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Growing demand for data storage professionals.

Posted on 19 November 2008

As the paper trail has evolved into the digital highway, computer storage capacity has also increased. Today’s computer users can store mountains of information that would have previously required a roomful of equipment.

Consider that in 1980, it took a fleet of refrigerator-sized devices to store 60 gigabytes of information. By 1990, one small refrigerator-sized storage device could suffice. Today, two small disk drives inside a PC can store 60 gigabytes, and by 2010, it’s likely a disk drive half the size of a credit card will be capable of storing that much information.

Technology professionals who specialize in data storage are the unsung heroes of the digital age. Creating storage systems that can keep pace with the booming volume of digital information is a never-ending challenge and necessity.

Technology professionals who specialize in data storage are the unsung heroes of the digital age.

Information Overload
A University of California Berkeley study released in October 2000 predicted that the amount of new data being generated worldwide would double annually—with more original information created over the next two years than in the history of humanity. Ninety-three percent of the information produced each year is stored in digital form.

“It doesn’t matter how much capacity we can provide, the world keeps asking for more,” says Horacio Méndez, Ph.D., executive director of the Data Storage Systems Center (DSSC) at Carnegie Mellon University in Pittsburgh. “There’s a voracious appetite for storage. Ideally, you’d like to have every piece of information you could ever need accessible from your computer.”

Educational Opportunities
Leading the charge to help the United States maintain its competitive edge in the data storage industry are research programs like Carnegie Mellon’s, which push the frontiers of technology and turn out well-rounded systems engineers.

“Despite the so-called recession, we haven’t seen any decrease in our sponsoring companies’ interest in our graduates,” Méndez comments.

Currently, 10 universities, including Carnegie Mellon, offer formal research centers devoted to storage technology. Others include the University of California Berkeley, Santa Clara University, Stanford University, the University of Minnesota, the University of Arizona, the University of Alabama, Ohio State University, the University of California San Diego, and Washington University in St. Louis.

Numerous other universities are members of The National Storage Industry Consortium, which fosters collaborative research efforts in storage technology among its members—over 50 corporations, universities and national labs.

Industry Leaders
The hardware, software, research and development, and integration sectors continue to grow as a result of the digital information boom.

The storage software market in particular has realized substantial growth, as worldwide storage software revenue reached $5.3 billion in 2000—a 28 percent increase over 1999—according to Dataquest, Inc., a unit of Gartner, Inc.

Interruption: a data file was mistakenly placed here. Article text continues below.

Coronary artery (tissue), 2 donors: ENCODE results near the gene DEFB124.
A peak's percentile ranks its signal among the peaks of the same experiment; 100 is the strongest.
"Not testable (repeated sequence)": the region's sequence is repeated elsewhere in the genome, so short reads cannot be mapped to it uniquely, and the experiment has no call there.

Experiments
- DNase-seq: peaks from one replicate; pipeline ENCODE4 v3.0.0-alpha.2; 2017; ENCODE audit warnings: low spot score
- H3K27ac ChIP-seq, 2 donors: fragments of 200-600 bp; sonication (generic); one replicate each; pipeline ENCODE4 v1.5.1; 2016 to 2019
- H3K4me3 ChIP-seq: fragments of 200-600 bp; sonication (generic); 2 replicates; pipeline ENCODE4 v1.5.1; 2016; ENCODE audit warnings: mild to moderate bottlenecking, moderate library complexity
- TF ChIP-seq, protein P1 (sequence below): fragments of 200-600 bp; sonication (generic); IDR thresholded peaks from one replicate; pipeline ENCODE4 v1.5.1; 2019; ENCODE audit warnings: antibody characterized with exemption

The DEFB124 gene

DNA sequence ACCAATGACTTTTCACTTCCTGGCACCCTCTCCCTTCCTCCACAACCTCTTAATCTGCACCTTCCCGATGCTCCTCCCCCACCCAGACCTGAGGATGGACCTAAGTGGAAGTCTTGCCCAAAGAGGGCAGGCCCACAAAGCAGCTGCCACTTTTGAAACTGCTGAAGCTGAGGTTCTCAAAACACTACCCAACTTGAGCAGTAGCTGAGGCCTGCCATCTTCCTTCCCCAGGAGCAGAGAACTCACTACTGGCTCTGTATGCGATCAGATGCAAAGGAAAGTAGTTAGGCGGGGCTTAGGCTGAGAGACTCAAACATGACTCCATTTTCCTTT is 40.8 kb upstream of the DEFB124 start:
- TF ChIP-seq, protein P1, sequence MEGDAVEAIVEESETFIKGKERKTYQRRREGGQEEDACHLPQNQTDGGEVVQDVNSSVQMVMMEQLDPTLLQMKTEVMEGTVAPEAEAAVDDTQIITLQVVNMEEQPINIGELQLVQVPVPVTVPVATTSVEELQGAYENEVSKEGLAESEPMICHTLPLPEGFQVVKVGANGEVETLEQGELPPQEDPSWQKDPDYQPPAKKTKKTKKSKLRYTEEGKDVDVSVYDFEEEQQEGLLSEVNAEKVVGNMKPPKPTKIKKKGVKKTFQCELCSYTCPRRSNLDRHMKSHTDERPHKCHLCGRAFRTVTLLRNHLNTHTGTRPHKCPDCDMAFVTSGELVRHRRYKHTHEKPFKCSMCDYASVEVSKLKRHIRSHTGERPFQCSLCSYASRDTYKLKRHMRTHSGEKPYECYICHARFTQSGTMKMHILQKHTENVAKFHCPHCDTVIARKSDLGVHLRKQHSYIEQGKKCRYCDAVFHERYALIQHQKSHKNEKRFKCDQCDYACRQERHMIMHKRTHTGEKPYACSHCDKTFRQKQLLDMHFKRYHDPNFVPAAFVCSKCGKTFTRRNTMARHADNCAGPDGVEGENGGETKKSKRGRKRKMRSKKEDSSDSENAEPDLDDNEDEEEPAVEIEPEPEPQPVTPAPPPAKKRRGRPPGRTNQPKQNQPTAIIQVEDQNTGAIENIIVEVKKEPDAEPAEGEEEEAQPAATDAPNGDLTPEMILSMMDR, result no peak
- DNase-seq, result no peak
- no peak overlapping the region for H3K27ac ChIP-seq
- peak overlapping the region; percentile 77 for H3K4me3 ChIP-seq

Ten companies, including EMC, Veritas, and IBM (with 67, 69, and 17 percent growth in data storage sales respectively), currently account for 87 percent of the storage software market. Half are software-only vendors and half are vendors that also sell storage hardware, according to Carolyn DiCenzo, chief analyst for Gartner Dataquest’s storage group.

Help Wanted: Capacity Planners
In addition to the actual development and integration of hardware and software, opportunities also abound at the corporate level, where “capacity planners,” or “database administrators,” for example, help companies manage stored data.

“We’ve spent so much time and effort creating data, we now need people to manage it,” says Maria Schafer, program director of human capital management for META Group, an IT research and consulting firm based in Stamford, Conn. “Knowing when and how much new storage to buy is a critical component of any IT operations strategy.”

Experience that is both broad and deep, combined with specialized training, gives candidates an edge, Schafer explains. A master’s degree in computer science or an engineering-related discipline, or equivalent experience, provides applicants an additional boost.

“In most business environments, there is concern about storage. This demand for expertise means that a database administrator—to point out just one storage-related position—is a very important, well-paid position. In many cases a company will have a couple of different databases, and somebody has to know how to make those databases work together,” says Schafer.

She went on to say that “it’s the combination of knowledge and experience that makes these people so valuable. It’s a great area if you’re a young person. It may not sound as exciting as doing web design. But it’s a very important position in any organization right now. Companies need storage—they need capacity.”

That means that–if you’ve stored up the right educational background and technical skills–the storage industry needs you.

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1 Comments For This Post

  1. Resume Tips says:


    Thanks for your positive article about jobs that are in demand. It’s nice to see the words “Help Wanted” instead of something like “Citibank to Cut 50,000 Jobs.” Staying positive and getting the right information certainly helps!

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